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Old 05-08-2010, 17:41   #22
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Blown off course and never found my way back.
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Old 05-08-2010, 18:06   #23
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Blown off course and never found my way back.
Well, at least you didn't get stranded on Greenland.

Guess svrodeorm has Nordic roots too and may still be back home.



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Old 06-08-2010, 00:31   #24
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I am swedish, the boat in Portugal and for the moment I am in France, on shore, with family.

That's why I am on the internet instead of sailing

I am not a geek re. the longships and the Vikings, but it is an interesting heritage and it was certainly an exciting time in our history...

I still wonder where they found the inspiration for their shipbuilding talents, after all, it seems like it popped up out of nothing.

Last year I saw an interesting documentary about the stone-age rock carvings in Scanidinavia, and according to the scientists, they have strong evidence that trading existed at the time with people living far furhter south, maybe even in the Med, by the means of navigating along the coasts of Europe.

The reason we all heard so much about vikings, is of course because they did molest their neighbours a bit. And mostly the (hi-)story is told through there saxon/french etc. counterparts.

The Icalandic Sagas (Snorre Sturlasson) and the runic stones and megaliths are about all there is from the era in Scandinavia.


Sven G.- are you scandinavian, or your ancestors?

Fair winds! on viking ships or 'yachts' alike!
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Old 06-08-2010, 01:07   #25
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I have personally sailed on similar vessels, under 30' in length, while traversing Lake Hjalmaren and other bodies in Sweden having considerable fetch and large waves. Running downwind, with the huge single gaff sail squarely abeam and lightly skipping outboard over the following waves in strong afternoon winds, I was surfing. My Swedish friends just smiled because I knew how to handle this thousand pound monster built entirely of oak. The only thing that differentiated these lake boats from ocean craft were three additional planks to house the long oars and to keep the seas out, and of course, considerably greater length. I can easily believe these boats having legendary speed. I can't find my own pics but here is one off the web: http://www.flickr.com/photos/kerolic...n/photostream/
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Old 06-08-2010, 08:03   #26
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Sven G.- are you scandinavian, or your ancestors?
Jag är svensk men bosatt här i decennier

We try to return to the Baltic every summer to bareboat out of Västervik but some summers we just don't make it, like this one. "Vik" in Vastervik is of course the Swedish word for bay but I think there is still some dispute if that is the "vik" in viking.

My parents lived in Vallentuna when I was a kid and one of the claims of fame for the county (kommun) was that we had more runestones than anyone else in the world

Love klinkerbyggda boats, as long as someone else takes care of varnish and water tightness ! My first boat was a ~5 m klinkerbyggd open oak sailboat with a daggerboard and a 2.5 hp Monark outboard. That boat was somewhat unusual in that it had a hard chine. It certainly didn't do 16 kts.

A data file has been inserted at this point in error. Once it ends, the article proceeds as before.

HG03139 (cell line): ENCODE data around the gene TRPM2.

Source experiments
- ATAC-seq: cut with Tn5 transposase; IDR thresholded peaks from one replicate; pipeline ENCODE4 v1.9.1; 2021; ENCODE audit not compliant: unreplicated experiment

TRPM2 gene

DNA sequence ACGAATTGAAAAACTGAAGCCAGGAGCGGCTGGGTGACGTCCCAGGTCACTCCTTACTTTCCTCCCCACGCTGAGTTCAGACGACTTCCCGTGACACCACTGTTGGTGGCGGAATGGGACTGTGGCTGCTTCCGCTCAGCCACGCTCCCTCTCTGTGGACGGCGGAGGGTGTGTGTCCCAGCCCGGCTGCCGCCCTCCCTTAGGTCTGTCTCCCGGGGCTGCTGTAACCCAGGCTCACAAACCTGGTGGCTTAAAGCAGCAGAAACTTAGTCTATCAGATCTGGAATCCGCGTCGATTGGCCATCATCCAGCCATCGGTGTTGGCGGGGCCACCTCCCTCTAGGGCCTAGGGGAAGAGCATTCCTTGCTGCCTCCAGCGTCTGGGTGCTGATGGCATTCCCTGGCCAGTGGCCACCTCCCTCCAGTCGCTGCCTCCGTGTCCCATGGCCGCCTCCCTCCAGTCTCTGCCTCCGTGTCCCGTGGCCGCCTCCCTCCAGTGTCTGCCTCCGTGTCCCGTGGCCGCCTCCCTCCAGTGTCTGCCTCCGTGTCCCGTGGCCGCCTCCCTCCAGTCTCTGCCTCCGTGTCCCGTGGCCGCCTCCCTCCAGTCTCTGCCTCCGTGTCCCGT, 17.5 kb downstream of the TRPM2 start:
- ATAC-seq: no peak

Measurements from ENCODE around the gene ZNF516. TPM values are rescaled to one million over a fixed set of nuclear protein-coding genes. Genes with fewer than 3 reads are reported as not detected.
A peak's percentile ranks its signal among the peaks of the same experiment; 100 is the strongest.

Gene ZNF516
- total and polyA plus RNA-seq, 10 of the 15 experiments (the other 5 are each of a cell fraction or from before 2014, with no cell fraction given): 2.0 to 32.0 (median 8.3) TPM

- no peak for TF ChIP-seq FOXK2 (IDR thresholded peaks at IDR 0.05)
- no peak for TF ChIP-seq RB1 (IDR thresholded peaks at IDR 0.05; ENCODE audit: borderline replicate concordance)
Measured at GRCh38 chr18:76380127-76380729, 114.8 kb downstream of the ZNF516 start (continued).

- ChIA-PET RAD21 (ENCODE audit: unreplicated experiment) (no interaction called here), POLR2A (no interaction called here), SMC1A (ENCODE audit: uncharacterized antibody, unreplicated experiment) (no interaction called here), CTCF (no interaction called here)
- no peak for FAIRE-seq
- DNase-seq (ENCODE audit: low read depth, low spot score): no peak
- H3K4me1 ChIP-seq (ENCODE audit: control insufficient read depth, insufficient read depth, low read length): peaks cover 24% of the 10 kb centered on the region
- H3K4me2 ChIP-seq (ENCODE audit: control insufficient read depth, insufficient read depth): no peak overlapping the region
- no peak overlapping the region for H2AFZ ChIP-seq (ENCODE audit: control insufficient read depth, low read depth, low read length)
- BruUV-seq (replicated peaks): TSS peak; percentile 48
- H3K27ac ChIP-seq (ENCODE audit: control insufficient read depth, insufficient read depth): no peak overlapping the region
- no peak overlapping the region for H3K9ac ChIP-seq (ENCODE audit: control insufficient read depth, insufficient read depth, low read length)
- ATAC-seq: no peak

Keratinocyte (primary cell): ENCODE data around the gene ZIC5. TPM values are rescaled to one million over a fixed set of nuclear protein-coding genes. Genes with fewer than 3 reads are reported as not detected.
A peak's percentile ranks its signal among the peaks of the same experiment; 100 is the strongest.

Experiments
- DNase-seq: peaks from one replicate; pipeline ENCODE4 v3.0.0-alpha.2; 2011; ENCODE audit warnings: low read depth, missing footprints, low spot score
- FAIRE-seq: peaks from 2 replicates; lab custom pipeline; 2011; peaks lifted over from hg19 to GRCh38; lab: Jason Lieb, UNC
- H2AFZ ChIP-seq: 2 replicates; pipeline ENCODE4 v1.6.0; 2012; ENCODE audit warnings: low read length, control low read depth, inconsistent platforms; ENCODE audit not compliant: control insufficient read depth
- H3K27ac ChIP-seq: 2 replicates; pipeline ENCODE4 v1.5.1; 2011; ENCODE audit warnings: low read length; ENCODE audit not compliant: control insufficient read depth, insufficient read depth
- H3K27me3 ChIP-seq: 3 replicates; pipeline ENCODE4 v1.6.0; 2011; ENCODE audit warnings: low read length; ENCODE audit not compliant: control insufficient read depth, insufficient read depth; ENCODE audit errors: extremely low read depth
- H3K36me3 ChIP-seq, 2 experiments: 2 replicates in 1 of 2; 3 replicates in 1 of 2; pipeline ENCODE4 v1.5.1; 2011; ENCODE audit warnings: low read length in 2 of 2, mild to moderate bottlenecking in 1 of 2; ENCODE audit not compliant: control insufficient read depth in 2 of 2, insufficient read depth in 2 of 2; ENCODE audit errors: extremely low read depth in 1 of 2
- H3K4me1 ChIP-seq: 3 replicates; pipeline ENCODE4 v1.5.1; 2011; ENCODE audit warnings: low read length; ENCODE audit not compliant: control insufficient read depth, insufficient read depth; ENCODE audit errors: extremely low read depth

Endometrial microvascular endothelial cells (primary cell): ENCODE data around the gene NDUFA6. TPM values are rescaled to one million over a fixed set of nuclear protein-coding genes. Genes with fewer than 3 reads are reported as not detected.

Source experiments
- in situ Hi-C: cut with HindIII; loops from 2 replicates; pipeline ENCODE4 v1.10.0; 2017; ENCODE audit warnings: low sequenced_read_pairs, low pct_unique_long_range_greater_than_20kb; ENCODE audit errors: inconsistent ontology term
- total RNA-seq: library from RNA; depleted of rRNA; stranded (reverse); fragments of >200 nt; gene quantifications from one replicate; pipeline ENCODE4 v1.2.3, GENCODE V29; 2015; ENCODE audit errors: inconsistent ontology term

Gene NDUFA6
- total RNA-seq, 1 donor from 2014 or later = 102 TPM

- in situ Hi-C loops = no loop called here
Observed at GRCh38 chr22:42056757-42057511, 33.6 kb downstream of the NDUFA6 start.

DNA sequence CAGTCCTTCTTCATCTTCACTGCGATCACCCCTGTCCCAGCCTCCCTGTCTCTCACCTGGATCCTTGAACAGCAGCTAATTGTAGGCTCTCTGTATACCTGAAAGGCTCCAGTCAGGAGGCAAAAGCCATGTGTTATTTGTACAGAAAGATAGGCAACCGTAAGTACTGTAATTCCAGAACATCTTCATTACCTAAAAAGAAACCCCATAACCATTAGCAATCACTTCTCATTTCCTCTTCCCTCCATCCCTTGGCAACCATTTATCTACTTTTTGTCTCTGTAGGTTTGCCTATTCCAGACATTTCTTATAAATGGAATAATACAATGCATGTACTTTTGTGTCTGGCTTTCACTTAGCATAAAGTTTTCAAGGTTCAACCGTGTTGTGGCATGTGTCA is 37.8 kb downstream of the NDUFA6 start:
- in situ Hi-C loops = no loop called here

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Old 06-08-2010, 09:00   #27
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One theory, if I remember correctly, is that vik in vikingr might, only might, be a reference to baylings or people of the bay, i.e., younger men who, being landless did not inherit the family farm or trades, and consequently took to raiding. The start of the viking age had been preceeded by a major growth in population and there was not enough usable land to go around. It certainly appears in skaldic poetry from that time, and appears on several memorial runic stones erected to individuals who went on or never came back from an overseas expedition. In poetry, it is possibly used as a circumlocution or kenning as a descriptive term in place of the more common day-to-day nouns. Its contemporary use was not as a description of Norse people of the time, but a specific participant in an activity, unlike the modern English usage in which it describes Scandinavians of that age as a whole.
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Old 06-08-2010, 09:03   #28
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Jag kan taller litte svenska....mycket litte.

I was told that the Scandinavians went "aviking", kind of like off wandering or venturing off somewhere. So could your Vastervik bay be the western bay for departure and adventure?
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Old 06-08-2010, 11:22   #29
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Astrid, apparently (from the surviving literature) it wasn't just the landless. A successful Icelander, one who was a warrior, poet, and land-owner, was also expected to go off raiding after the harvest season. At least, some of the sagas told it that way, and as we now know, there were a lot of truths in the sagas.

Norse raiders basically sacked and burned their entire known world. Named the Volga River, pentrating way upstream. Hit Constantinople, which was not a short trip. Got tired of "blue" men and burning decks in Africa, and apparently decided Newfoundland had nothing worth plundering.

But simply had no desire to *conquer* any of it. Which is not surprising, it doesn't sound like they had any "professional bureaucrat" genes.<G>
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Old 06-08-2010, 12:54   #30
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Hey, what a nice little gathering we've got going here...

And everybody contributes a piece or two to the jigsaw. I just wonder how many non-'scandihooligans' are interested enough to keep on lurking ?

'och sven, av en händelse har jag haft ett hus i Gamleby. Fantastisk skärgård.'

I do agree regarding your comment on the klinker-built boats ...and the maintenance on them.